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Aspects of reproductive and larval biology relevant to aquaculture-based enhancement of the Western School Prawn (Metapenaeus dalli)

Crisp, Jason (2017) Aspects of reproductive and larval biology relevant to aquaculture-based enhancement of the Western School Prawn (Metapenaeus dalli). PhD thesis, Murdoch University.

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Abstract

This study is the first to describe aspects of reproductive and larval biology required for aquaculture-based enhancement of the Western School Prawn Metapenaeus dalli (Racek, 1957), in south-western Australia. Biological and environmental factors influencing the reproductive dynamics were investigated in a three year study of the population in the Swan-Canning Estuary. Estimates of total population fecundity were made for the first time, based on detailed histological studies of ovarian development. The morphology of different stages of larval development was described to inform subsequent larval rearing trials to investigate their physico-chemical and feeding requirements for large-scale production.

Morphological analysis of ovarian development in M. dalli showed that maturation occurs in five stages i.e. immature, early maturing, late maturing, mature and post spawning. Histological methods developed in this study increased the precision of measuring oocyte size by 17 to 40%, for all cell types measured and provided the basis to developing a novel histological technique for quantifying oocyte composition. A study of the reproductive dynamics of female M. dalli in the Swan-Canning Estuary showed that reproduction occurred between November and March, when water temperatures were > 17 ˚C, salinities > 25 ‰ and stratification (bottom – surface salinity) < 3 ‰. Densities of gravid M. dalli were highly seasonal, peaking in November each year when 0+ females matured (19 mm CL), and were highest within the Lower Canning Estuary. Knowledge from the histological studies of oogenesis was used to estimate individual fecundity ranged from 34,000 (18.1 mm CL) to 132,000 ova (27.1 mm CL). This information, which combined with the data on size at maturity and macroscopic ovarian condition, was used to estimate the total egg production by M. dalli in the estuary. Egg production peaked in December/January and differed among the three years. Results suggest that closing fishing between November and December would protect the early breeding aggregations of M. dalli.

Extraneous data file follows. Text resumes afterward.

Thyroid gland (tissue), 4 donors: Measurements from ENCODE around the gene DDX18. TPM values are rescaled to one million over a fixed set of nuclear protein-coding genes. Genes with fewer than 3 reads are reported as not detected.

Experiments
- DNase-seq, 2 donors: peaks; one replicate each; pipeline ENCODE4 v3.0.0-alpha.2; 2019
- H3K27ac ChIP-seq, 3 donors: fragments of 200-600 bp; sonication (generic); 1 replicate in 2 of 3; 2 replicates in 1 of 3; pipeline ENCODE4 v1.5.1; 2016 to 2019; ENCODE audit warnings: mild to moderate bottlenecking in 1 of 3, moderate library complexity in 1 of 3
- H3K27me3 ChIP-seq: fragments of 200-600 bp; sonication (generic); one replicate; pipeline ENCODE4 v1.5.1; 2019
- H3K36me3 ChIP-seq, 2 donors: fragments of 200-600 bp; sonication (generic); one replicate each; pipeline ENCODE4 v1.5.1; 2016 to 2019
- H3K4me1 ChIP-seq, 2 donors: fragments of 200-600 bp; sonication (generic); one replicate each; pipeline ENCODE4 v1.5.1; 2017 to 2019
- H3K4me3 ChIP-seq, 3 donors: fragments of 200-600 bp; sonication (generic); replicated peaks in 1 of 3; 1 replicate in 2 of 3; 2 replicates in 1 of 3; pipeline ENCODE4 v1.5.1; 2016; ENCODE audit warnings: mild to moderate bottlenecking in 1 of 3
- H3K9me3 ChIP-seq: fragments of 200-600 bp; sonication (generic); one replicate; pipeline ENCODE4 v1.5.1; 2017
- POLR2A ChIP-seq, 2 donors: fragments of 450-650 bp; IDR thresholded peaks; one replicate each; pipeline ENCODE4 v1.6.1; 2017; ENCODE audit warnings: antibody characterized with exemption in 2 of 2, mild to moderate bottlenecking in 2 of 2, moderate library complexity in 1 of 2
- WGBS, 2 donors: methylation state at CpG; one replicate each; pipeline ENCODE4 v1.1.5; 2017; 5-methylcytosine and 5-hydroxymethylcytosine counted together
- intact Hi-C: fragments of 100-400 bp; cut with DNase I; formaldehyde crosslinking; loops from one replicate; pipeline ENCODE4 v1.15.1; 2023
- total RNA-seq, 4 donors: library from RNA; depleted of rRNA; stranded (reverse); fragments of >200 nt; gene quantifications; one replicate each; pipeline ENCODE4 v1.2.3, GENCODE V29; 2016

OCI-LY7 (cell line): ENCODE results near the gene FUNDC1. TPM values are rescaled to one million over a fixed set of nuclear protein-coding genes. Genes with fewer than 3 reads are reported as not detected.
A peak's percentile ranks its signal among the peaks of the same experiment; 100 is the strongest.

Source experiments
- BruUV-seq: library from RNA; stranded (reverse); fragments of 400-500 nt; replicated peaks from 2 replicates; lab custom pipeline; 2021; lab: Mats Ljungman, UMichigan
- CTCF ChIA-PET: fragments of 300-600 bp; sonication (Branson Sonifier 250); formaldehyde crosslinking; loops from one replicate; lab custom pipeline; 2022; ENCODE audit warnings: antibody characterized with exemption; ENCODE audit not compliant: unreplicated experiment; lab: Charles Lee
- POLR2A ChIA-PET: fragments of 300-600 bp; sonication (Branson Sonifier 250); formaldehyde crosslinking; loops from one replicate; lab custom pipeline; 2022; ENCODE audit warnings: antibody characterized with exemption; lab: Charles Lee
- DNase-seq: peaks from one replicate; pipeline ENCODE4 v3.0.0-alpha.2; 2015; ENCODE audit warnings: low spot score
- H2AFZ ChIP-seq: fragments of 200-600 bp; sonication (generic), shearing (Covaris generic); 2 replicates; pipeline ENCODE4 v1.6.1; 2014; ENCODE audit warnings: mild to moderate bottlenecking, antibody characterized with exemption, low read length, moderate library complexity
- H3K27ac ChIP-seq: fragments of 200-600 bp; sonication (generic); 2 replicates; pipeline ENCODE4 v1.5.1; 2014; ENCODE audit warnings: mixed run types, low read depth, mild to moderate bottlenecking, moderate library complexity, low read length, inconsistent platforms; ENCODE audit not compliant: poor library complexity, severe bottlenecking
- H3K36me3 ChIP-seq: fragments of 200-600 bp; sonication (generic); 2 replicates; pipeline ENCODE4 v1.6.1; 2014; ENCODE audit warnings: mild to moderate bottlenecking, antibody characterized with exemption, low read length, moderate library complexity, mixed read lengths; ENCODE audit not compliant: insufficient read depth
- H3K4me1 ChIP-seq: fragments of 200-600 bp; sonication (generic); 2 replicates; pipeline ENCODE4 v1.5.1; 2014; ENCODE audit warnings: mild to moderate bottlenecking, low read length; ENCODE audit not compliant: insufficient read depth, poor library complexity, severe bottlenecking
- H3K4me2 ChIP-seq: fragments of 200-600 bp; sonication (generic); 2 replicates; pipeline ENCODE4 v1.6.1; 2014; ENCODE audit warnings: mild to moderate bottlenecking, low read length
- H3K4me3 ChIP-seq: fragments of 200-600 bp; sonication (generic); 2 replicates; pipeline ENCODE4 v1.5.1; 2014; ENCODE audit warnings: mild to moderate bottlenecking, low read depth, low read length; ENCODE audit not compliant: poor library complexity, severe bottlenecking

Taxonomy of the six naupliar, three protozoea, three mysis and first post-larval forms of M. dalli was described from larvae cultured in the laboratory over 12 days at 26 ˚C. Morphological development in M. dalli broadly followed those recorded for other metapenaeids, albeit with differences in the number, location and composition of individual setae and other minor spinal development. Survival of larval M. dalli was highest in water temperatures from 22.6 to 29.4 ˚C and lower at 32.6 ˚C, when assessed at a salinity of 35 ‰. Under various water temperature regimes from 21.4 to 29.7 ˚C, larval survival was highest at salinities of 35 to 40 ‰ and significantly lower at 30 ‰. Larval development increased rapidly with temperate from 21.4 ˚ to 29.4 ˚C, but only minor increases occurred above 29.4 ˚C. Survival, development and dry weight of larval M. dalli was investigated using feeds of three microalgal species Chaetoceros muelleri, Chaetoceros calcitrans and Tetraselmis suecica. Overall growth performance, assessed by incorporating survival, development and dry weight of larval M. dalli into a normalized biomass development index, determined that both mono-specific and mixed diets containing C. muelleri and T. suecica were best for M. dalli larvae.

These results increase the understanding of the reproductive and larval biology of M. dalli required for successfully implementing aquaculture-based enhancement (ABE) and provide useful information for managing the Swan-Canning Estuary recreational fishery.

Item Type: Thesis (PhD)
Murdoch Affiliation: School of Veterinary and Life Sciences
Supervisor(s): Moheimani, Navid, Tweedley, James, D'Souza, Frances, Partridge, Gavin and Loneragan, Neil
URI: http://researchrepository.murdoch.edu.au/id/eprint/41501
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